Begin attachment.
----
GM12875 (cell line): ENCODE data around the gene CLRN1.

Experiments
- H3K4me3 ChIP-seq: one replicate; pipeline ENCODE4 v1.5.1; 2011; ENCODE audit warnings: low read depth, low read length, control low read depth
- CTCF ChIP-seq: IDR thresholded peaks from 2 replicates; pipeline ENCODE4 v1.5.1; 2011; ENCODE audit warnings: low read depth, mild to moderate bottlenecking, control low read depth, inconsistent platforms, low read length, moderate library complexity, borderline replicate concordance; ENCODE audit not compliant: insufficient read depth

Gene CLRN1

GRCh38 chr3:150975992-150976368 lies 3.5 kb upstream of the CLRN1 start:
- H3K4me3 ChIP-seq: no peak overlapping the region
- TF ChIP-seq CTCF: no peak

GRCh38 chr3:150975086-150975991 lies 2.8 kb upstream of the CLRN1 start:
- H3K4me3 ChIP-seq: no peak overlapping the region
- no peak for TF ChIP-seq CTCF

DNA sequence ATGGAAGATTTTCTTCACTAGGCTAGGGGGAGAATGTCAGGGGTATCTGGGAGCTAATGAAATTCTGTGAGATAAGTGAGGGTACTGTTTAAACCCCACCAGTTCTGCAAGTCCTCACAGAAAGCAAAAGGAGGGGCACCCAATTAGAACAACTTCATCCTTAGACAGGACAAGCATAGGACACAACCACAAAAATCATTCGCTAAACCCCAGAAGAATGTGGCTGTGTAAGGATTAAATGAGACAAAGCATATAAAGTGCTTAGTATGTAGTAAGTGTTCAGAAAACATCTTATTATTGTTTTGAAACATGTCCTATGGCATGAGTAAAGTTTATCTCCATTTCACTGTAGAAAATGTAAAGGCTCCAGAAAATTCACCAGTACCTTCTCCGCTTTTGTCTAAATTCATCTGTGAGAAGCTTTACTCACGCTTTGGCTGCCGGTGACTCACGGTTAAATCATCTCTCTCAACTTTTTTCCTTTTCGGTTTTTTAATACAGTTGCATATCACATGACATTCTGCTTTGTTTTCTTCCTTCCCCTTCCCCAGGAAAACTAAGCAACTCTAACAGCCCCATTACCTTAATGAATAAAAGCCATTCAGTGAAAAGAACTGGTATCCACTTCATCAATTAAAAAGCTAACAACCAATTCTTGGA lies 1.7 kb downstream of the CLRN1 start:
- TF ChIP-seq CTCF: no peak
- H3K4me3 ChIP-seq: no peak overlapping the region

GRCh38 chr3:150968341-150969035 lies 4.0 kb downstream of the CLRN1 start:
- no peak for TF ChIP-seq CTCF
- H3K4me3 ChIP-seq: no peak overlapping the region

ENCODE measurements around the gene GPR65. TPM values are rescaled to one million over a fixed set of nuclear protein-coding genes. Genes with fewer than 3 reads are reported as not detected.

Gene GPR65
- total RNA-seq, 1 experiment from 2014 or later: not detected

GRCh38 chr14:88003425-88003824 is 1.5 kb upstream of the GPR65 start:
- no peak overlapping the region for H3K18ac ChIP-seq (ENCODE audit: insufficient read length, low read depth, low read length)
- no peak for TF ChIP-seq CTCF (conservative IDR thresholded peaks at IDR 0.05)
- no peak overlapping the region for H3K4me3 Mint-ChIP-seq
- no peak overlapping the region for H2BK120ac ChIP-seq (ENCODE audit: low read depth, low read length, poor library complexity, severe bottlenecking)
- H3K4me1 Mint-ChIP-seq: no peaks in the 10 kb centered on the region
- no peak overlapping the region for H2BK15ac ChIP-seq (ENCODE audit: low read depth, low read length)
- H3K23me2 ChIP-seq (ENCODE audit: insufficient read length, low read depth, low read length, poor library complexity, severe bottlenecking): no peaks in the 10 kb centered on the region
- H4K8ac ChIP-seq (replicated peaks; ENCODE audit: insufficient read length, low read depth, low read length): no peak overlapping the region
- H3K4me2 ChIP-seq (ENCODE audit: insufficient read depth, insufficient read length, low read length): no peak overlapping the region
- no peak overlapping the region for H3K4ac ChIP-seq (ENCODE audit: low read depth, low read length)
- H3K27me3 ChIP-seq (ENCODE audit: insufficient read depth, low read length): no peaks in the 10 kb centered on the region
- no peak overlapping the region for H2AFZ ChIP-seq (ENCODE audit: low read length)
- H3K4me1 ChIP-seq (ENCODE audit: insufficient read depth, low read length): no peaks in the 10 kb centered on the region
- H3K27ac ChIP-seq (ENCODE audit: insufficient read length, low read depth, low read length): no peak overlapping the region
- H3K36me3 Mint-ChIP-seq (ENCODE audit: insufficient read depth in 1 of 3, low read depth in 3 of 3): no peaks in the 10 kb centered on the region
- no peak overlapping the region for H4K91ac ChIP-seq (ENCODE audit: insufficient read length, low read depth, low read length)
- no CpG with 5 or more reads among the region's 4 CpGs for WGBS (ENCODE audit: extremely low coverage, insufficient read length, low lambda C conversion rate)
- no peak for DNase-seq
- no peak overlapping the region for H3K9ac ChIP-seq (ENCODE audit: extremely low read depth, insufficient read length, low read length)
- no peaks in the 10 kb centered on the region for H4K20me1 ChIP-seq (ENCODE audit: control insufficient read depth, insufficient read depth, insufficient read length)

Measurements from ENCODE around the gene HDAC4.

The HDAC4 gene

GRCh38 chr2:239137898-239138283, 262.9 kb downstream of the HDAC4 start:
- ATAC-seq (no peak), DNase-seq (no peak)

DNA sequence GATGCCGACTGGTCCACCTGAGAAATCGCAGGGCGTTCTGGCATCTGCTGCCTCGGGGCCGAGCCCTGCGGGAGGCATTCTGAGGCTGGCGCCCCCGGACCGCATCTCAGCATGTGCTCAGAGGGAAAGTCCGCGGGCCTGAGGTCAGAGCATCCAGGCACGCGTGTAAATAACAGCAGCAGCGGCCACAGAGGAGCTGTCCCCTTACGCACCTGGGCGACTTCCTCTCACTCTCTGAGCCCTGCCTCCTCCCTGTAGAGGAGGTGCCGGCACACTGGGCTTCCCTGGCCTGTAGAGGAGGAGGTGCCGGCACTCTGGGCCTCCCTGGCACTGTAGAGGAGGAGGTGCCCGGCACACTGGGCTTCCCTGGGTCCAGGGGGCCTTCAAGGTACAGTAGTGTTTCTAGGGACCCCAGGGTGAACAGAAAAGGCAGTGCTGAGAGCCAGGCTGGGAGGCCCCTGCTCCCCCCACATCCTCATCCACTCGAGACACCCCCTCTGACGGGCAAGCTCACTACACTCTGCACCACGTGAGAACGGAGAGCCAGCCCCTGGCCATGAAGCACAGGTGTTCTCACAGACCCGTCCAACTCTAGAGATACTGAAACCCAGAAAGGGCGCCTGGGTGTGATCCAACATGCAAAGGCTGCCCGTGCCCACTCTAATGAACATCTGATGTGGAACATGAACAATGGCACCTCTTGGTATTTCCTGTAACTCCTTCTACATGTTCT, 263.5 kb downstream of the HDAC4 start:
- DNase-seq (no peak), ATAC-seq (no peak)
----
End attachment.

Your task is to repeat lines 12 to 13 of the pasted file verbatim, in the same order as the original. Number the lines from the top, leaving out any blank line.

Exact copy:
DNA sequence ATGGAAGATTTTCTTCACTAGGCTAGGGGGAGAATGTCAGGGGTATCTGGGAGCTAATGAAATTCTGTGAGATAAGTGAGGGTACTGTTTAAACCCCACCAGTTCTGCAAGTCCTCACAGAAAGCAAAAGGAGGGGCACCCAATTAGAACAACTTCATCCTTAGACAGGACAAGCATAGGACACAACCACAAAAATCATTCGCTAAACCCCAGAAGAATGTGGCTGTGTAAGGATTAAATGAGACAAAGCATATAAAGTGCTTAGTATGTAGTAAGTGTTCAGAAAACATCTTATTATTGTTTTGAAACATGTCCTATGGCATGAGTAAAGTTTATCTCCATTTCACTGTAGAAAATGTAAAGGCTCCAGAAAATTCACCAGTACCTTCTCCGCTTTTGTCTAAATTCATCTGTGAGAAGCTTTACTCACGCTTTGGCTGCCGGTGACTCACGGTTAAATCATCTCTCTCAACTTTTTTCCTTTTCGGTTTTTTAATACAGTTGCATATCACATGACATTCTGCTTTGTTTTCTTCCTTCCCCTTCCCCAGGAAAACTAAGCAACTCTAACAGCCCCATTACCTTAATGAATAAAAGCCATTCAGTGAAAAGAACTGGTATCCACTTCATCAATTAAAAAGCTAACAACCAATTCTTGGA lies 1.7 kb downstream of the CLRN1 start:
- TF ChIP-seq CTCF: no peak